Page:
Hi, I'm Ax!
OK, this is always a bit awkward. I'm supposed to tell you why anyone should listen to what I have to say about motorcycle riding and safety issues. I'll do my best to keep it brief and hopefully entertaining. Here we go… My first exposure to riding was when my bicycle paper route (remember when kids had paper routes on bicycles?) got too big to handle with pedal power. It just seemed logical to "upgrade" from a 10-speed to a moped (yes – back when they had pedals…).
Several years later I got a 1977 Yamaha 360 twin. My skills and knowledge hadn't gotten much better, but at least I was wearing a little bit more gear. Over the years, I went from the Yamaha 360 to a Honda Ascot VT500, a retired police Kawasaki KZ1 000, a Honda Nighthawk 650, a Suzuki Bandit 1200, to what I ride now-a Honda Valkyrie Tourer 1500 and a 2006 VFR 800. I've also had the pleasure of riding dozens and dozens of other bikes from just about every manufacturer along the way. My first exposure to motorcycle safety came in 1991 when my insurance agent suggested I take a rider training class to get a discount on my premium. So I did. I was so blown away by what I didn't know that I asked how I could be an Instructor. I have been teaching ever since. Since that fateful day when I filled out the Instructor application, I have "served the cause" in a variety of roles:
- Instructor/mentor instructor
- Instructor trainer
- Statewide training manager
- Curriculum developer (for Basic, Intermediate, Experienced, Advanced level rider training)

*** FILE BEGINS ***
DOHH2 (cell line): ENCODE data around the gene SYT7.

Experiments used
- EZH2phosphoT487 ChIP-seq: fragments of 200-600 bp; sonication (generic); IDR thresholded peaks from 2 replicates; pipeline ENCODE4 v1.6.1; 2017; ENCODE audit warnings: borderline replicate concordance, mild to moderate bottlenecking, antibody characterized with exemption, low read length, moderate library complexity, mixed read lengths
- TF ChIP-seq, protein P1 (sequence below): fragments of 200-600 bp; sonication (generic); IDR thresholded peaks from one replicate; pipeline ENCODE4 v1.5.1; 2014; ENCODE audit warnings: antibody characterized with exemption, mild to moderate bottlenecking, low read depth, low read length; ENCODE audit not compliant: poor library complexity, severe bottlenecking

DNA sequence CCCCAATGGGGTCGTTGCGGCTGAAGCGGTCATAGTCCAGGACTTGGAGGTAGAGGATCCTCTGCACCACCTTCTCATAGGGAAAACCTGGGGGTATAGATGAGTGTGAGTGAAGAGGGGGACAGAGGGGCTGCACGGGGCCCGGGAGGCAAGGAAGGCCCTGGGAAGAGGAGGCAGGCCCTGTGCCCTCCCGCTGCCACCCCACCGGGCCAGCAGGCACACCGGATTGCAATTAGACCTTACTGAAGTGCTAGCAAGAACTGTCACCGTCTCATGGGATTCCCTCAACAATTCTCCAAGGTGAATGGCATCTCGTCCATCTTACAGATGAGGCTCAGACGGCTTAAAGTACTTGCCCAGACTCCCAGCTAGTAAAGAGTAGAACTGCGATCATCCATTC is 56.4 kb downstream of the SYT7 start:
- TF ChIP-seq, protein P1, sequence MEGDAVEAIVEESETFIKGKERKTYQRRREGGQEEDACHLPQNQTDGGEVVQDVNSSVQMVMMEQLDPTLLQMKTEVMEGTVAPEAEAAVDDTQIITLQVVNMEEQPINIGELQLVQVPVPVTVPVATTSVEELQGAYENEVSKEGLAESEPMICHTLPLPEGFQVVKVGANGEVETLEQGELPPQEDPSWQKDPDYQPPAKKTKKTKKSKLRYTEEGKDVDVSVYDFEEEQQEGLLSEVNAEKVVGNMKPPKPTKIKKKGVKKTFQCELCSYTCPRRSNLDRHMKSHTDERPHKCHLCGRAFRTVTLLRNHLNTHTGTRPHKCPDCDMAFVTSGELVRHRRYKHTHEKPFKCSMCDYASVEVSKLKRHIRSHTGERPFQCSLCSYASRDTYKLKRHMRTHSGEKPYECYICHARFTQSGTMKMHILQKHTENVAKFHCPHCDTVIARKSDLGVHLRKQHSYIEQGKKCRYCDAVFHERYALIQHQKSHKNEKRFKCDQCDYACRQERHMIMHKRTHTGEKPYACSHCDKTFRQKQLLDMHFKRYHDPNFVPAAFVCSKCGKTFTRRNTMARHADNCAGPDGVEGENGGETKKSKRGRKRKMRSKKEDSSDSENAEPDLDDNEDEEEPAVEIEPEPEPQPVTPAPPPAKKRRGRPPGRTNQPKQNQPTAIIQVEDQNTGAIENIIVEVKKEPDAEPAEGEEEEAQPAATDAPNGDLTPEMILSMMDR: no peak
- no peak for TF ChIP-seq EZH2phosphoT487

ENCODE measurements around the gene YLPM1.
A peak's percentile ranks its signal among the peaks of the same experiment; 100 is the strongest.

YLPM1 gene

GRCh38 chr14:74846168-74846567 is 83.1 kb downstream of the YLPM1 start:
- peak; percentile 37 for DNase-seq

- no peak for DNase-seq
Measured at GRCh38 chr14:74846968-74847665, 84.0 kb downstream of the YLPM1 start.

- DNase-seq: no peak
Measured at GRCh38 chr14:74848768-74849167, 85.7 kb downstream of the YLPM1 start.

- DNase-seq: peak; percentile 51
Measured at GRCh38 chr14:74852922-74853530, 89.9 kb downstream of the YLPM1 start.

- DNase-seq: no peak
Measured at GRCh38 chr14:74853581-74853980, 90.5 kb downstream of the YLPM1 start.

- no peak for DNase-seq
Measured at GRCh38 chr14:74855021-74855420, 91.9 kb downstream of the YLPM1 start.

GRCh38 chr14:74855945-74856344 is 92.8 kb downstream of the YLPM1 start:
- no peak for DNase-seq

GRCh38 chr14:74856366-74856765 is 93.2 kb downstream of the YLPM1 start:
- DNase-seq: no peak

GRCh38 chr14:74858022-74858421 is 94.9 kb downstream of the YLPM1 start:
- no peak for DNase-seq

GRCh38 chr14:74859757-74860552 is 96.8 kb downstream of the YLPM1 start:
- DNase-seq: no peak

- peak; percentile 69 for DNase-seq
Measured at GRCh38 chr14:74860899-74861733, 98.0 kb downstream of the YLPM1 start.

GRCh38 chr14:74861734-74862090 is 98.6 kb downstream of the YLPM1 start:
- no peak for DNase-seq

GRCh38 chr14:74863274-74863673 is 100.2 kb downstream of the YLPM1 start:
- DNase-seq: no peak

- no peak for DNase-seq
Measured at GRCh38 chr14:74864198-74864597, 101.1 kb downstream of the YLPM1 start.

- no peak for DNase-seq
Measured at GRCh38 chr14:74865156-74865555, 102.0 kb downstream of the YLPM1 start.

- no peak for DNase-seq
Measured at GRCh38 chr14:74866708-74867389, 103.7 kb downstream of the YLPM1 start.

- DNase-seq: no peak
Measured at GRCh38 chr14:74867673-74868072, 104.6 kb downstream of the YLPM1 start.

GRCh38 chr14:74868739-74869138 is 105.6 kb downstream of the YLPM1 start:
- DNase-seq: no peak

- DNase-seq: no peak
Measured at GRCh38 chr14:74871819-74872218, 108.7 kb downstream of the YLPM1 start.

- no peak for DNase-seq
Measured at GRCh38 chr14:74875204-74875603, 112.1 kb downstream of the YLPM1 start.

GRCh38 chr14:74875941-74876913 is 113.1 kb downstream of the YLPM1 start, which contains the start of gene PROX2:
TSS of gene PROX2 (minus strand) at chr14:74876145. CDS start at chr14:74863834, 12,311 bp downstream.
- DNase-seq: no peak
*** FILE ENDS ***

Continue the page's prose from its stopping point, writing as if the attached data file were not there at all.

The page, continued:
- Curriculum field test administrator
- State program director
- Consultant to other state programs
- Chair of Idaho's Strategic Highway Safety Plan Motorcycle Safety Committee
- Commissioner for the Idaho Traffic Safety Commission
- Presenter at numerous national conferences
- Motorcycle Riders Foundation Awareness & Education (MRF A& E) board member and assistant to the board
- National Association of State Motorcycle Safety Administrators (SMSA) Executive Committee Member
- National Highway Traffic Safety Administration (NHTSA) Technical Working Group member on the project to develop national administrative standards for state motorcycle rider training programs
What I have learned along my path is that while training and learning is great (it REALLY is!), what matters most is what happens in the moment of truth. "The Moment of Truth" is a phrase I use to represent those moments while riding where things can or do go south quickly. For example - the car turns left in front of you, the car you are following slams on its brakes, the curve you are riding suddenly gets tighter, etc. My goal in ALL my roles in motorcycle safety is to help riders to be prepared for those moments of truth.
I live in Idaho with my lovely wife and son. They are the light of my life and whenever I ride, they are with me. I know that what happens to me when I ride can affect them in a big way (and for the rest of their lives). I believe that we all have people in our lives who we care about and want and need us to come home safely - this is what motivates my work.
Be Crash Free,